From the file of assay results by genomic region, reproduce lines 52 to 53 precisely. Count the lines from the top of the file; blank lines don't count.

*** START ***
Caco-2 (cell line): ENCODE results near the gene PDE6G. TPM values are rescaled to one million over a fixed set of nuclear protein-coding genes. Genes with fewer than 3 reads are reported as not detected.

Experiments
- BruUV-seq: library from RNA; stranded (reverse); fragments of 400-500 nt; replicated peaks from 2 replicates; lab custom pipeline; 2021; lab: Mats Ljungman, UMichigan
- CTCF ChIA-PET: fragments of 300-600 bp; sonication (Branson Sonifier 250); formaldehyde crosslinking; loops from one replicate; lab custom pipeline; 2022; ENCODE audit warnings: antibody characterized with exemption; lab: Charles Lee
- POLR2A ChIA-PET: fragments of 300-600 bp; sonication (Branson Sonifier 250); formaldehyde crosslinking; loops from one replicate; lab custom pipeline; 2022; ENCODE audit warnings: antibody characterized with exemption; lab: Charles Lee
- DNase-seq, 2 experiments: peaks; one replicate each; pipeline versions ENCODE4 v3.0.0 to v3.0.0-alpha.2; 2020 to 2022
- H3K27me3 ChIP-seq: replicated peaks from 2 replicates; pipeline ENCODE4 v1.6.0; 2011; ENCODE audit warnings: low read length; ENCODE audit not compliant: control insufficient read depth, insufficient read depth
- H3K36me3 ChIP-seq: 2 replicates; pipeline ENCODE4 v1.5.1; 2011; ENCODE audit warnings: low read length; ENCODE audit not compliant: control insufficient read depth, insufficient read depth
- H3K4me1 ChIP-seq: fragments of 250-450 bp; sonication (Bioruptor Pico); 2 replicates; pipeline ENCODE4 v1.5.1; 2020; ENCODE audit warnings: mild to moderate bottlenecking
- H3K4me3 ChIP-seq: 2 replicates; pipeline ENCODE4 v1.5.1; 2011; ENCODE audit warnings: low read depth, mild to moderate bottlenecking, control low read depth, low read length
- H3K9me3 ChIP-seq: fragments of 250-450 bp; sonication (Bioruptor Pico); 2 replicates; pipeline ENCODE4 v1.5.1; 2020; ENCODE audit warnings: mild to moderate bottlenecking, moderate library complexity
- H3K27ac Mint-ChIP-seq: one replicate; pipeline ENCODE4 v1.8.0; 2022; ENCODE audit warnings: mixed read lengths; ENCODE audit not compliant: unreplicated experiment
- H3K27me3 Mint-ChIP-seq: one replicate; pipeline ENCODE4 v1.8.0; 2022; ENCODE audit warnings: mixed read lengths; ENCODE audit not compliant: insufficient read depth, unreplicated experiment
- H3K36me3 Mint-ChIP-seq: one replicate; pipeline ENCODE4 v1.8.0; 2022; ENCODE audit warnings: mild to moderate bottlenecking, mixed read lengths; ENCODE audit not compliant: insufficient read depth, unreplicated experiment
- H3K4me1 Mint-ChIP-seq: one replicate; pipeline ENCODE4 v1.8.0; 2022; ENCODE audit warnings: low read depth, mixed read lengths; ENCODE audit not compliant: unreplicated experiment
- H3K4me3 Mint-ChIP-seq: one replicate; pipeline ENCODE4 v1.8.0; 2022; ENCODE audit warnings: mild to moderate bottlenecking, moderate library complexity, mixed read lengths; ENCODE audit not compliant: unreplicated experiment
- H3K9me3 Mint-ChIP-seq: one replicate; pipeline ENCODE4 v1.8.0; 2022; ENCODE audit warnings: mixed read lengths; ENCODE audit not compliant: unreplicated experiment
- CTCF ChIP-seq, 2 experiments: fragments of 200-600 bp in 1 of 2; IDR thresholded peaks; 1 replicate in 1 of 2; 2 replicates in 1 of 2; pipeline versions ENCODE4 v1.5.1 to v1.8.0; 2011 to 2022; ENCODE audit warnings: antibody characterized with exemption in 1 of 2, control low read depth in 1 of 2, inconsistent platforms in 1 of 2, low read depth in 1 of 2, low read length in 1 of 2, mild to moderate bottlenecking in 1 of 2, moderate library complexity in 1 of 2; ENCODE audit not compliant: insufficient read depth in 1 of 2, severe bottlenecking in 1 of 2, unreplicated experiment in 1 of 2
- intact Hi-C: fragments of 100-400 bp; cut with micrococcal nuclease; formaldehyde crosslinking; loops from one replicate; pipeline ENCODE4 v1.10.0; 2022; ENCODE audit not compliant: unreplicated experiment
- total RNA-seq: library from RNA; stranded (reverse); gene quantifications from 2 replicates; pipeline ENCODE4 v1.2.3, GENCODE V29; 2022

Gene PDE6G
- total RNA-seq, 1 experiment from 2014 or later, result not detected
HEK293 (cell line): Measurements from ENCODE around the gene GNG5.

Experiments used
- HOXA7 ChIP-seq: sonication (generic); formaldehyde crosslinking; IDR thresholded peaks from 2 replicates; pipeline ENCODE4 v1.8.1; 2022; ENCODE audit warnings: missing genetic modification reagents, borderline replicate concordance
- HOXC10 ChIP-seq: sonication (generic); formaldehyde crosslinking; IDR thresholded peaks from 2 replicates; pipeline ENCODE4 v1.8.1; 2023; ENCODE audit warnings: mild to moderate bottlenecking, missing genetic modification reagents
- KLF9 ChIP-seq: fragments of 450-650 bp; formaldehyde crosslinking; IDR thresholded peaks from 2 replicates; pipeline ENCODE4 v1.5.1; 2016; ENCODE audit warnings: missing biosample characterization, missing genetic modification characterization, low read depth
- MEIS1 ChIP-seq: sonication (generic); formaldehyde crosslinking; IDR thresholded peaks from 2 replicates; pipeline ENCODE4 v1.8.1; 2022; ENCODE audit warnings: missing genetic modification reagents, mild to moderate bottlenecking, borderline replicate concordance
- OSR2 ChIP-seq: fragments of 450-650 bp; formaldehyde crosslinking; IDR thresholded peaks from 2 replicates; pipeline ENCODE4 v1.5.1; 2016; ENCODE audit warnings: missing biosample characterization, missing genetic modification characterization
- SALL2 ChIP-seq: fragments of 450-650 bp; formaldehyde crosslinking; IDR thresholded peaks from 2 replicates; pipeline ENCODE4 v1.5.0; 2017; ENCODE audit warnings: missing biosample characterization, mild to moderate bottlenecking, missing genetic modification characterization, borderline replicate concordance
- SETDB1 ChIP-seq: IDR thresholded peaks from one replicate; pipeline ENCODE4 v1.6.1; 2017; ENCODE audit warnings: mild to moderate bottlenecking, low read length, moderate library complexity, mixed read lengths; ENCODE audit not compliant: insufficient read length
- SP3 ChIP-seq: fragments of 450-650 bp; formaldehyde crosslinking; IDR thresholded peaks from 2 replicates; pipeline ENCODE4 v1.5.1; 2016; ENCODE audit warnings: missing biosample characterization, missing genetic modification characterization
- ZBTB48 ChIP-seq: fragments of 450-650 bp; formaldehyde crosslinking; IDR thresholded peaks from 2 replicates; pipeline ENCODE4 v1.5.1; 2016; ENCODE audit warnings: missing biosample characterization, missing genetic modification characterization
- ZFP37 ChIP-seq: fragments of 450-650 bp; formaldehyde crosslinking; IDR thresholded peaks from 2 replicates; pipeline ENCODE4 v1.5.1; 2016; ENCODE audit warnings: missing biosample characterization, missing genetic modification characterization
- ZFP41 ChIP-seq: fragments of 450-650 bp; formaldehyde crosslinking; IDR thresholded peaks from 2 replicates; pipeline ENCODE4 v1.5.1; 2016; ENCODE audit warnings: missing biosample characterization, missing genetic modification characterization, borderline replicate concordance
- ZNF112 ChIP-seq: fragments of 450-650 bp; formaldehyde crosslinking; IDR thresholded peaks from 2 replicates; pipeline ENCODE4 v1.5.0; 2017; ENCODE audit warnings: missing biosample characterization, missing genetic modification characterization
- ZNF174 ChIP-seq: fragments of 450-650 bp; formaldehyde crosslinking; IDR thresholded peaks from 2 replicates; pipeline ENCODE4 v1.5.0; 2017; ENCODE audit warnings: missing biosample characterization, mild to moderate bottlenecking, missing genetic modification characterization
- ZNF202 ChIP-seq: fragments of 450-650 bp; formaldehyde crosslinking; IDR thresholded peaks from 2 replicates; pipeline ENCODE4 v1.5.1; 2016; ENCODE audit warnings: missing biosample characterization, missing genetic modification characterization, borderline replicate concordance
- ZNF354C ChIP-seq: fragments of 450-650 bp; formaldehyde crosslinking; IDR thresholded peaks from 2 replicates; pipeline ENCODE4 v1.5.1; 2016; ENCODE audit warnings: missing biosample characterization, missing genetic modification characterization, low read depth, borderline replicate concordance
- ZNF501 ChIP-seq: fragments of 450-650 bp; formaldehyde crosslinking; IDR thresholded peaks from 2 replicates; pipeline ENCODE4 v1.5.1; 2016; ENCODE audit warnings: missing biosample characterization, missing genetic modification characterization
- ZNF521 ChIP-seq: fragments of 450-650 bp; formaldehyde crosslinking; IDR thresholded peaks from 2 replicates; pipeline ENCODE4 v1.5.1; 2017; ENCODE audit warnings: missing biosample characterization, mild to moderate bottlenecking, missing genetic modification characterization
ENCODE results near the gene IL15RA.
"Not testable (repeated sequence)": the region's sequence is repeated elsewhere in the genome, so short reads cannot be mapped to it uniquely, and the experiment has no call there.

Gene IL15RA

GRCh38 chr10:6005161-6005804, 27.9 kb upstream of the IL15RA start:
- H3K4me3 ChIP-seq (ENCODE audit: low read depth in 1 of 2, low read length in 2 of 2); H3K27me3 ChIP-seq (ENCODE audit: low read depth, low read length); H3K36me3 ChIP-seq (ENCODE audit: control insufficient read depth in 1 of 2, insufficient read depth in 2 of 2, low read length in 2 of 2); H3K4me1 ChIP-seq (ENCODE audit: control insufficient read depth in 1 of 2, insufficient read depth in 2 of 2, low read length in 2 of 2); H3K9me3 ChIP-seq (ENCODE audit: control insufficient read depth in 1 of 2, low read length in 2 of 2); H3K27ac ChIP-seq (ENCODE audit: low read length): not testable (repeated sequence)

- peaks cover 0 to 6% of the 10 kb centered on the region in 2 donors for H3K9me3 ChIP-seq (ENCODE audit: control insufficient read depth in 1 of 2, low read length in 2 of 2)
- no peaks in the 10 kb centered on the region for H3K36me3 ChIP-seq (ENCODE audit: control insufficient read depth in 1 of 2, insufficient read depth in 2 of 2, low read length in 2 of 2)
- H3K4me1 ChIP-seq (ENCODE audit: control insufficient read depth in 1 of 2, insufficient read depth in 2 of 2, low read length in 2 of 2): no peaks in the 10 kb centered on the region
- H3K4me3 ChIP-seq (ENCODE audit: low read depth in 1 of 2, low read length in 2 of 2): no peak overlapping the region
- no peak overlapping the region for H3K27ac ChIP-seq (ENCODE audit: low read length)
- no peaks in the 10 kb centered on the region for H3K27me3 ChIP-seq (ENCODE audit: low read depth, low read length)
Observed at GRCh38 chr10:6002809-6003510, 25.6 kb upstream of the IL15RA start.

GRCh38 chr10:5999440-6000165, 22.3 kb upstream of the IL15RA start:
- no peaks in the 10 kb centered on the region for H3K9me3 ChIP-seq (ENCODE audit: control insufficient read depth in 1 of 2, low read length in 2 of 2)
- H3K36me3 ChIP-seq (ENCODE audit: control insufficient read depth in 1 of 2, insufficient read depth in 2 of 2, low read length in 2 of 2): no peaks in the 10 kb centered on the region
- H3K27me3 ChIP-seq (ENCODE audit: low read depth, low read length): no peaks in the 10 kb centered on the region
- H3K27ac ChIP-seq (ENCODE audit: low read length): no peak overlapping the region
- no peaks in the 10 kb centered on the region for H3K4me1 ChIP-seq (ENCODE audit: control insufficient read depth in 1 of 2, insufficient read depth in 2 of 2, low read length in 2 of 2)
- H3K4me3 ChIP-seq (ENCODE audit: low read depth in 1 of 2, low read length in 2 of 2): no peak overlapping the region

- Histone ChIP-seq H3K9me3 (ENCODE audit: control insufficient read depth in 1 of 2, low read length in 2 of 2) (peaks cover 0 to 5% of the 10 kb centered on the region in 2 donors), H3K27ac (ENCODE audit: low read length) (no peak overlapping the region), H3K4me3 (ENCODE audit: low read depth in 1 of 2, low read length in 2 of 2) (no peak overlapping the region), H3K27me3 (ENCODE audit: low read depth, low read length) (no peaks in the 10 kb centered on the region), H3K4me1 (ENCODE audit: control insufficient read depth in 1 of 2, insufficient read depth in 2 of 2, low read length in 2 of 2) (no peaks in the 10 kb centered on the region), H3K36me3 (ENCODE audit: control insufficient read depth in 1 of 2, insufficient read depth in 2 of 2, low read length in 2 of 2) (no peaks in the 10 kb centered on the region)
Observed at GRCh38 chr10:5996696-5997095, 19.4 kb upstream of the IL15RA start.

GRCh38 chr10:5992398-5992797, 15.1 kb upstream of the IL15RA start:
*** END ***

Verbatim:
- no peaks in the 10 kb centered on the region for H3K27me3 ChIP-seq (ENCODE audit: low read depth, low read length)
Observed at GRCh38 chr10:6002809-6003510, 25.6 kb upstream of the IL15RA start.